*rolls out of writing cave* *shakes off dust* *blinks into the overly bright sun*
Yes, it’s true. I’m alive. All reports to the contrary have been grossly exaggerated. I’ve just been laboring for the last six months or so to complete from scratch both a novella and a full-length novel. Mission accomplished! Both are in my editor’s Obi-Wan Kenobi hands, and I am officially writing my first blog post since I turned them in. Woo!
This post is actually part of a larger blog-hop project, which explores various writers’ writing processes. I was tagged in the blog hop by the marvelous Maria Andreu, author of the brilliant book THE SECRET SIDE OF EMPTY. Her post on her process is here: http://mariaeandreu.com/2014/03/30/my-writing-process-blog-tour/
Without further ado, here are my answers to the four official blog-hop questions:
1. What am I working on?
Right now I’m in between projects. I just finished the sequel to my debut novel TRUST ME, I’M LYING and have been taking a much needed break. I’ve been writing full-court press since September, and I need to absorb life for a few weeks to refill my imagination coffers before diving into the next thing. That being said, I have three-quarters of a novel waiting to be finished and revised about an evil reform school for kids with various pathologies—Disturbing Behavior meets Toy Soldiers sort of thing (gotta love those nineties references). I also have another novel idea that’s so new I’m keeping it under wraps for now. But it will be blisteringly fast-paced. (<– Psst: this is a clue.)
2. How does my work differ from others of its genre?
I like to write about bad guys being heroes. My main characters often have unsavory pasts (or presents), with plenty of mistakes they need redemption from. They’re not always easy to sympathize with, but when push comes to shove, they reveal their compassionate marshmallow underbellies.
When I was working with a web designer to redo my author site, I wrote up a description of how I see my “author brand.” It went something like this: I write about teenage delinquents saving the day, because I really dig the idea that sometimes it takes a bad guy to bring down an even badder guy. My (then current) website has a bunch of pictures I took of graffiti coloring a beautiful, burned-down building, because urban-decay-turned-street-art represents to me the attempt by the disenfranchised (which teenagers often are) to reclaim the ruins of their own lives. It’s subversive but poignant and ultimately an expression of what it means to be human, to want to leave our mark on something, even if that something is damaged and forgotten. In short, my creative focus is the plight of disaffected youth—the kids with the snarky, chip-on-the-shoulder veneer that thinly veils the pain and bravery and strength underneath.
3. Why do I write what I do?
I’ve been sitting here for twenty minutes, digging around in my subconscious trying to ferret out my underlying motives. I was a good girl growing up. The only tagging I ever did involved chasing other kids and tapping them on the shoulder; the only hacking I ever did was when I had a really bad case of whooping cough; the only lying I ever did was on my bed with my nose stuck in a book; the only arson I ever did was…well, you get the idea.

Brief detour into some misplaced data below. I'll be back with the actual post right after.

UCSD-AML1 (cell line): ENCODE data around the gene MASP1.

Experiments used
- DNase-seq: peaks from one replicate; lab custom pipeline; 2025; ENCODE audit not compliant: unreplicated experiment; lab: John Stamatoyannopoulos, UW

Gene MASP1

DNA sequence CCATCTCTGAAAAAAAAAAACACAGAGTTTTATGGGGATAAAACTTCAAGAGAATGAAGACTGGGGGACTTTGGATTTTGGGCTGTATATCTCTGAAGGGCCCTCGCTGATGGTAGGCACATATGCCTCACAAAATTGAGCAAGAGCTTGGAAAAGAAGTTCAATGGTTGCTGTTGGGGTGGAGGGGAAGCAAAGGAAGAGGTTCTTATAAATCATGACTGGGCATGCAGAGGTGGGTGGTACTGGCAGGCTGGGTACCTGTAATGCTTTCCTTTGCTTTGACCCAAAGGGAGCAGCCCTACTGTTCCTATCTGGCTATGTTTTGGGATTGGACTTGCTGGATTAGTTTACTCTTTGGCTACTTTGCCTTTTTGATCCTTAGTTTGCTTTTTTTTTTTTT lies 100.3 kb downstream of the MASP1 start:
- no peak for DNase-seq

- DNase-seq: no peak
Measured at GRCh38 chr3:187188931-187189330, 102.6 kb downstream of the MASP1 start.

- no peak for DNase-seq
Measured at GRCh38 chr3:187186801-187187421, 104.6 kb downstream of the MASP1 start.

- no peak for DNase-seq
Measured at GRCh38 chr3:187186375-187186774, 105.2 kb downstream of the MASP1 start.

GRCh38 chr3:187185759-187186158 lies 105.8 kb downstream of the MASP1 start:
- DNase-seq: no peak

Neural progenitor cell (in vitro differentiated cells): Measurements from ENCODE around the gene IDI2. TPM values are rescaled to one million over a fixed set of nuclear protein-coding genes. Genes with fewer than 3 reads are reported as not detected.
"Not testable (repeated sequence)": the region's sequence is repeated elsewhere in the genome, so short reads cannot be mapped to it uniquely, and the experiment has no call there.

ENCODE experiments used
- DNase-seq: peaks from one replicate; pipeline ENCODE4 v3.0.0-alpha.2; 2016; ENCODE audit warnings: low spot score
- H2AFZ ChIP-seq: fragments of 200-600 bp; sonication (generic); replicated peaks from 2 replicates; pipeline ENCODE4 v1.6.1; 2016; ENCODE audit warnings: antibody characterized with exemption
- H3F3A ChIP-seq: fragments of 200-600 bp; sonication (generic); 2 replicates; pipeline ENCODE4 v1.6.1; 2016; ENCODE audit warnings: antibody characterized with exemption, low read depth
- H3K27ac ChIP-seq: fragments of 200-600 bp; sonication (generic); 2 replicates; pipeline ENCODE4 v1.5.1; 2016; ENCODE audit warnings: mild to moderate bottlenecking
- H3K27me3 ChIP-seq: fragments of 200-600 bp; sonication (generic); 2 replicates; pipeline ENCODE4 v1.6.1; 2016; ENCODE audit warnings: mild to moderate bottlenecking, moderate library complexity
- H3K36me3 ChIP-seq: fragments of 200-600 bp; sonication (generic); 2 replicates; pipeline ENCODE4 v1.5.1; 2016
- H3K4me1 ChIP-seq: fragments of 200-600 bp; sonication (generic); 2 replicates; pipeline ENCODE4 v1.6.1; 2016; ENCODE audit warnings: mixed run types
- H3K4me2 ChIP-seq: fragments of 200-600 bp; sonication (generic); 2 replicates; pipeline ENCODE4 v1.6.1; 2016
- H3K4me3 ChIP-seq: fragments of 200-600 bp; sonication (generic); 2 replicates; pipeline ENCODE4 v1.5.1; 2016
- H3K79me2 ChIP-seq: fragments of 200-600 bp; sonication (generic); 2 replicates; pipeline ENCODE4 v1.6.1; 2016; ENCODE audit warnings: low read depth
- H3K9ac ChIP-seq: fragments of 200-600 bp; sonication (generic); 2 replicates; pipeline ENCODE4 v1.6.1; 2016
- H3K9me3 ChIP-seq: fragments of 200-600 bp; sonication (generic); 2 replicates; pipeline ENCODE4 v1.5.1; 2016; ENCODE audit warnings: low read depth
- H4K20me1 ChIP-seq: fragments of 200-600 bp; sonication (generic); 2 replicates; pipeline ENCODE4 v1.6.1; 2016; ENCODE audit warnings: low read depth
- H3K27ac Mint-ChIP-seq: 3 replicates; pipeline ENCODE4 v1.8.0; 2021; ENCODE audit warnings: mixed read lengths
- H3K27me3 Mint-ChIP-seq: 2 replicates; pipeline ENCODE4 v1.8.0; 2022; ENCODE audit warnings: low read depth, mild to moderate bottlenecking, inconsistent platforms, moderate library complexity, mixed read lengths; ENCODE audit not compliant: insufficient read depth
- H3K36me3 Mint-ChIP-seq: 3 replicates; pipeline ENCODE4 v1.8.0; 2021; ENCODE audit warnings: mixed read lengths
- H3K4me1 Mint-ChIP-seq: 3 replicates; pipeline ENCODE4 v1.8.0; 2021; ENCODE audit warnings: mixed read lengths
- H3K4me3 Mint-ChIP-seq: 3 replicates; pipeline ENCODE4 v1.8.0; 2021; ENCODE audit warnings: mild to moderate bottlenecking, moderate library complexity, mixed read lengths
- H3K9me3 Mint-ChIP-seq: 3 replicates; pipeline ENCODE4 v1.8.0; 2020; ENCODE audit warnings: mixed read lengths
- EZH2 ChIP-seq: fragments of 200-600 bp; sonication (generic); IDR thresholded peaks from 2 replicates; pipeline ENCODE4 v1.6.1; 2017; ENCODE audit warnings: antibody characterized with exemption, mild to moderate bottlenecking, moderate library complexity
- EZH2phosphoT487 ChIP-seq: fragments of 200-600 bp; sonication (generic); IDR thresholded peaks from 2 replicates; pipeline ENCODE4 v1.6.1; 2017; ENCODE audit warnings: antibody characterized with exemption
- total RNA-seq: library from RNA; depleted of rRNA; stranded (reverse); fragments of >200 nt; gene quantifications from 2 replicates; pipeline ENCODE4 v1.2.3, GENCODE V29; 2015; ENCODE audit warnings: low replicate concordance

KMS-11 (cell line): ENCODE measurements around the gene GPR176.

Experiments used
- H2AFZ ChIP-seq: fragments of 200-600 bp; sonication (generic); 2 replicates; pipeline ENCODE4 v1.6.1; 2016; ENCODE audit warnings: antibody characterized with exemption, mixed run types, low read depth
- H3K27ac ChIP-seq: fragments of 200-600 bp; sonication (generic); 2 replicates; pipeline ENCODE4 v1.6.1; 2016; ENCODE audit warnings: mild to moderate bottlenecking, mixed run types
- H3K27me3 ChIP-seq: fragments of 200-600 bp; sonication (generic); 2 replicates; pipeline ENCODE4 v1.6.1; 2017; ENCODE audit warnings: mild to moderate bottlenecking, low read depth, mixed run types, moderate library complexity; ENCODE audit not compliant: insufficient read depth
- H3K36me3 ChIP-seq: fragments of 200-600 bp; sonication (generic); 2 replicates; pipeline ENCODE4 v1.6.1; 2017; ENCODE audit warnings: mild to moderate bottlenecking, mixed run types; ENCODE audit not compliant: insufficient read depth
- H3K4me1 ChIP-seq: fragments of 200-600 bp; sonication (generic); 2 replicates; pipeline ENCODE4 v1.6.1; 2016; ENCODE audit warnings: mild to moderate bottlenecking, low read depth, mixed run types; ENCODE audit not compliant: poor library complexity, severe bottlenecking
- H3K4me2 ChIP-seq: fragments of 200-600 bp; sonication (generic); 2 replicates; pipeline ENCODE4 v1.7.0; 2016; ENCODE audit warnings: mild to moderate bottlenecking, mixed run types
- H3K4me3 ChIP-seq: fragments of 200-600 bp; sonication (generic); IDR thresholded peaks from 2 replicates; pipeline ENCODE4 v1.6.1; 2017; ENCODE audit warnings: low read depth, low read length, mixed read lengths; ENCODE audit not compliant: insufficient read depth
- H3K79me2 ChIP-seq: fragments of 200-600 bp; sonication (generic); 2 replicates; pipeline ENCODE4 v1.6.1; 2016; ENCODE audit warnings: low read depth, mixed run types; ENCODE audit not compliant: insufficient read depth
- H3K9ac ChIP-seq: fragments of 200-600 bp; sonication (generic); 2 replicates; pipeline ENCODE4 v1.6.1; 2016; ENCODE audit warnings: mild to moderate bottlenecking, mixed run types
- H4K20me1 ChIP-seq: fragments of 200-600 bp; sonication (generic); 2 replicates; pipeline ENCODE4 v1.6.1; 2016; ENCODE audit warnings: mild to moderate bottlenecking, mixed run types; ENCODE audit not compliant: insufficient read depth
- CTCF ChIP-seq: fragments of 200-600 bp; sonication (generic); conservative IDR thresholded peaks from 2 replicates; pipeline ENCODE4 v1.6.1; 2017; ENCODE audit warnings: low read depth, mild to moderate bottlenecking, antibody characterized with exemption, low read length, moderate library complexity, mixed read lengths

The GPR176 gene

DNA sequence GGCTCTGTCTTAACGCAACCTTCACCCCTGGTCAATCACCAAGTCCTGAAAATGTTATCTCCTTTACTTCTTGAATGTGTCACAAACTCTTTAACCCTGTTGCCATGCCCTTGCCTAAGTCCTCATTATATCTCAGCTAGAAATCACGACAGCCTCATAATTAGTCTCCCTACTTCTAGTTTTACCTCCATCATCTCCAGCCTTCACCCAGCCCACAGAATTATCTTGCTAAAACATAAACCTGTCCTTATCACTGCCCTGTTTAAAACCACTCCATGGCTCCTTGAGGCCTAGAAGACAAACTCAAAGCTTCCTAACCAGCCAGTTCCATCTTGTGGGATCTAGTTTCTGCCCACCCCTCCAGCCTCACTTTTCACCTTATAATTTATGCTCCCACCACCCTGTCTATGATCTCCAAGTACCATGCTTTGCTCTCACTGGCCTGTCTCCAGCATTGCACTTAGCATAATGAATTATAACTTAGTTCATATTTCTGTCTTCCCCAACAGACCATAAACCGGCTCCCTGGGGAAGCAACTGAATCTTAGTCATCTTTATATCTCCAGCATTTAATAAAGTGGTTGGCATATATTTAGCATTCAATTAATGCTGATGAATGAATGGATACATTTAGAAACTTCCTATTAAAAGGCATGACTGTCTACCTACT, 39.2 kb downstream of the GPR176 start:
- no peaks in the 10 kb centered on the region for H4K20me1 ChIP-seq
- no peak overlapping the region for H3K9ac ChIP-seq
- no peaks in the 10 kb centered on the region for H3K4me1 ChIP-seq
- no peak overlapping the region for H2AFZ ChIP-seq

I guess when it comes down to it, I always felt like an outsider. I was too nerdy, too gullible, too clueless, too withdrawn, too unnoticeable, too timid, too uninterested in all the things that seemed so important to my peers. So writing about petty criminals being heroes is perhaps a claiming of my less desirable parts, a rebellion against my own self-repression, as well as a wish-fulfilling historical revisionism where I take a stand for something important and prevail.
And at the end of the day, I’d hope that some kid out there feeling lonely, sin-riddled, weak, and worthless would read my stories and feel like self-acceptance is as close as simply deciding to take positive action. IDK, this is far too much deep thought for 6:30 in the morning. *drinks moar coffee*
4. How does your writing process work?
This is how my writing process works: I do whatever it takes to finish. Whatever. It. Takes. I think that’s most people’s process, to be honest, whether they break it down for you into steps or not. Process is adaptable, unique to each book, hard to pin down, and ultimately not as relevant as commitment. Commitment is everything.
But in the spirit of actually answering the question, my writing approach is less a linear process and more a grab bag of tools. My grab bag includes: brainstorming sessions with my critique partners, mind-mapping, storyboarding, Save the Cat methodology, timeline spreadsheets, Google/Wikipedia, character spreadsheets, wordcount goals, word sprints with online writer friends, playlists for plot/characterization inspiration, online thesaurus, and coffee. Lots of coffee.
When I’m stuck, I pull out a different tool and tackle the problem from a new angle. But by far the most effective tool in my arsenal is persistence. Even when I’m mired in so much self-doubt that I’m convinced all my work is complete crap, I keep working. So, yeah. That’s my process.
For those who are all “tl;dr,” here is THE MOST IMPORTANT PART OF THIS POST:
Next on the list revealing the inner workings of their writing process are…
Clara Kensie, author of the Run To You serials, and
Liz Czukas, author of Ask Again Later.
Both are my literary-agent sisters, and I love their books dearly. <333